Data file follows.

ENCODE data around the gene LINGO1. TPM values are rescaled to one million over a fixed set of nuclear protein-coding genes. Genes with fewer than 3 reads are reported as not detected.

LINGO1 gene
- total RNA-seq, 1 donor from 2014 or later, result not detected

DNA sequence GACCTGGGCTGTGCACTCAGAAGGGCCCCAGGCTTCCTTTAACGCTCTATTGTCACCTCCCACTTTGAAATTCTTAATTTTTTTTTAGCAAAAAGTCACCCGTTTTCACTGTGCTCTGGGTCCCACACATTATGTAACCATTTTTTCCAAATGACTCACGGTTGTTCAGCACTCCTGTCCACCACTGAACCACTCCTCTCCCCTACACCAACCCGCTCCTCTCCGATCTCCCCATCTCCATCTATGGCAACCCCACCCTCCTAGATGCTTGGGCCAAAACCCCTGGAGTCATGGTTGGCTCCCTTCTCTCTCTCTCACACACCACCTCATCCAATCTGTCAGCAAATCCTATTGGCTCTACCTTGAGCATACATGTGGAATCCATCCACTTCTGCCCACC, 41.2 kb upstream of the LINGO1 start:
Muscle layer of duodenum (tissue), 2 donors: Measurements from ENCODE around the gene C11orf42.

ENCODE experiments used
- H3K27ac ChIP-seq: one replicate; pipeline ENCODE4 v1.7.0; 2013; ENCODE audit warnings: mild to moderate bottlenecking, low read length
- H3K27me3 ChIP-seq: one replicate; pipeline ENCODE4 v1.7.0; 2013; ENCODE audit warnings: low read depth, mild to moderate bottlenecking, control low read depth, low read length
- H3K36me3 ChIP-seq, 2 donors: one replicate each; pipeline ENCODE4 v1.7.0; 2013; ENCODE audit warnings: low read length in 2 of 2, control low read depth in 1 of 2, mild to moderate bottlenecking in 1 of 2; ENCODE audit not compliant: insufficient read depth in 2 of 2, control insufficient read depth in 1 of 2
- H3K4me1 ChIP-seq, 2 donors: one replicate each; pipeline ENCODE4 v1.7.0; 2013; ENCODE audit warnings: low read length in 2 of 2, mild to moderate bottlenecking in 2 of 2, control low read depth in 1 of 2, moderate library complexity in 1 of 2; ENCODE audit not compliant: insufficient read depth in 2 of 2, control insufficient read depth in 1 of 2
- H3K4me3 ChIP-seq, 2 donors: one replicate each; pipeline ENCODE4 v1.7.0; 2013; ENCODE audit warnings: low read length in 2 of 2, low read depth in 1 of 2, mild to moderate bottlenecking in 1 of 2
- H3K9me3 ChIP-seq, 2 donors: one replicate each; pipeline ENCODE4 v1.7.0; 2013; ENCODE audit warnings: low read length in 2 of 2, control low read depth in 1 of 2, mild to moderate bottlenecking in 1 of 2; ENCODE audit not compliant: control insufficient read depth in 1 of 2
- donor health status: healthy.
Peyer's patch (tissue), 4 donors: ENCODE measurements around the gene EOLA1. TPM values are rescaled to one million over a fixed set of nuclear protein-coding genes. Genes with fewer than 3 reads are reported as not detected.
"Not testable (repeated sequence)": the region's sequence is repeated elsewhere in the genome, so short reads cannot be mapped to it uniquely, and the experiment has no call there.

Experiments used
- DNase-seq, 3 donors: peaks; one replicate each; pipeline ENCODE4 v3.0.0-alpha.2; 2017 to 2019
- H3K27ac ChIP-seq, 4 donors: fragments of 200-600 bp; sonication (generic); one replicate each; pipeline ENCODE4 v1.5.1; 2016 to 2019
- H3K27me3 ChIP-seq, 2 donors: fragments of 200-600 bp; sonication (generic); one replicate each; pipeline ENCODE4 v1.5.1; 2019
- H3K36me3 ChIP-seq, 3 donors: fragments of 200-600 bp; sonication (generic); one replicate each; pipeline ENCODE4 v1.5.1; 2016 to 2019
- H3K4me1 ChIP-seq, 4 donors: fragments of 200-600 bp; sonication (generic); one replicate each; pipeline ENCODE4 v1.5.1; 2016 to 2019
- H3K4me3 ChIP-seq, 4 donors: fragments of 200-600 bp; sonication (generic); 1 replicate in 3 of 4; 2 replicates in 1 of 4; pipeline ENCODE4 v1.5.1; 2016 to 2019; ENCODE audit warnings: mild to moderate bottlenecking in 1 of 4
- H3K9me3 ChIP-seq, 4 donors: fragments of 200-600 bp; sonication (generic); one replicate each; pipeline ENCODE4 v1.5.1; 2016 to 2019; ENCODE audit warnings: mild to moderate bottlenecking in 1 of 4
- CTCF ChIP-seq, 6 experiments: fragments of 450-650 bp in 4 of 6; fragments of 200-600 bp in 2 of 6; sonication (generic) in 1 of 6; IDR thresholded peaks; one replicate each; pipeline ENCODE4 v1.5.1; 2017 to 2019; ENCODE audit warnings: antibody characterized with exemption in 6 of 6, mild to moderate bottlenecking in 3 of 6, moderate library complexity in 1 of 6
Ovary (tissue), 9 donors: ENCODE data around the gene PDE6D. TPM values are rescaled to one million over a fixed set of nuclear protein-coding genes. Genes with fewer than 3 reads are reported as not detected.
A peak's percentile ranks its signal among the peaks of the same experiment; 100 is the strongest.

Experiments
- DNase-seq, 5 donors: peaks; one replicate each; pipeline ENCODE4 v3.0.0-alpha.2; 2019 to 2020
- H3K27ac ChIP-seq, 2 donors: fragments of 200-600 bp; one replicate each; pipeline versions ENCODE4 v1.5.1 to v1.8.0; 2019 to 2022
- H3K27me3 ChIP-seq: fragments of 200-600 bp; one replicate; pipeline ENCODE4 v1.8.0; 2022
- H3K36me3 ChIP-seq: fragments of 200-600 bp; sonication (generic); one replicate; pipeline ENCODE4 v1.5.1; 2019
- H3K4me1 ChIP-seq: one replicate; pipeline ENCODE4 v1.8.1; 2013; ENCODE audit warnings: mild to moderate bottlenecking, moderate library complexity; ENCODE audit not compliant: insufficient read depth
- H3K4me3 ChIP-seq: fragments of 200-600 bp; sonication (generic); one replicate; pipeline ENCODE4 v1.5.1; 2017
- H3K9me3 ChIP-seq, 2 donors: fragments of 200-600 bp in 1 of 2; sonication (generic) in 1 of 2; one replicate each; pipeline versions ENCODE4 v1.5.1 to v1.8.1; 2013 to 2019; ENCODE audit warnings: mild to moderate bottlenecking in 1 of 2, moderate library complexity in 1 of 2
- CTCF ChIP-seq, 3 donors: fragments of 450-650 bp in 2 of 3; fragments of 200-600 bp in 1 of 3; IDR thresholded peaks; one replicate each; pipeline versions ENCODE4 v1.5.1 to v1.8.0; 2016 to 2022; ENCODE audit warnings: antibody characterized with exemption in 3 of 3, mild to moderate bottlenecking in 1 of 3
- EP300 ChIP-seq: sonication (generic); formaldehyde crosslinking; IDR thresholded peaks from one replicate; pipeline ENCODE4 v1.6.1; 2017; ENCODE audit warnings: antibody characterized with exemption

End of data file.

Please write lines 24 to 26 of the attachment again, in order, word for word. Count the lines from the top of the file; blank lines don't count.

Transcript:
- CTCF ChIP-seq, 6 experiments: fragments of 450-650 bp in 4 of 6; fragments of 200-600 bp in 2 of 6; sonication (generic) in 1 of 6; IDR thresholded peaks; one replicate each; pipeline ENCODE4 v1.5.1; 2017 to 2019; ENCODE audit warnings: antibody characterized with exemption in 6 of 6, mild to moderate bottlenecking in 3 of 6, moderate library complexity in 1 of 6
Ovary (tissue), 9 donors: ENCODE data around the gene PDE6D. TPM values are rescaled to one million over a fixed set of nuclear protein-coding genes. Genes with fewer than 3 reads are reported as not detected.
A peak's percentile ranks its signal among the peaks of the same experiment; 100 is the strongest.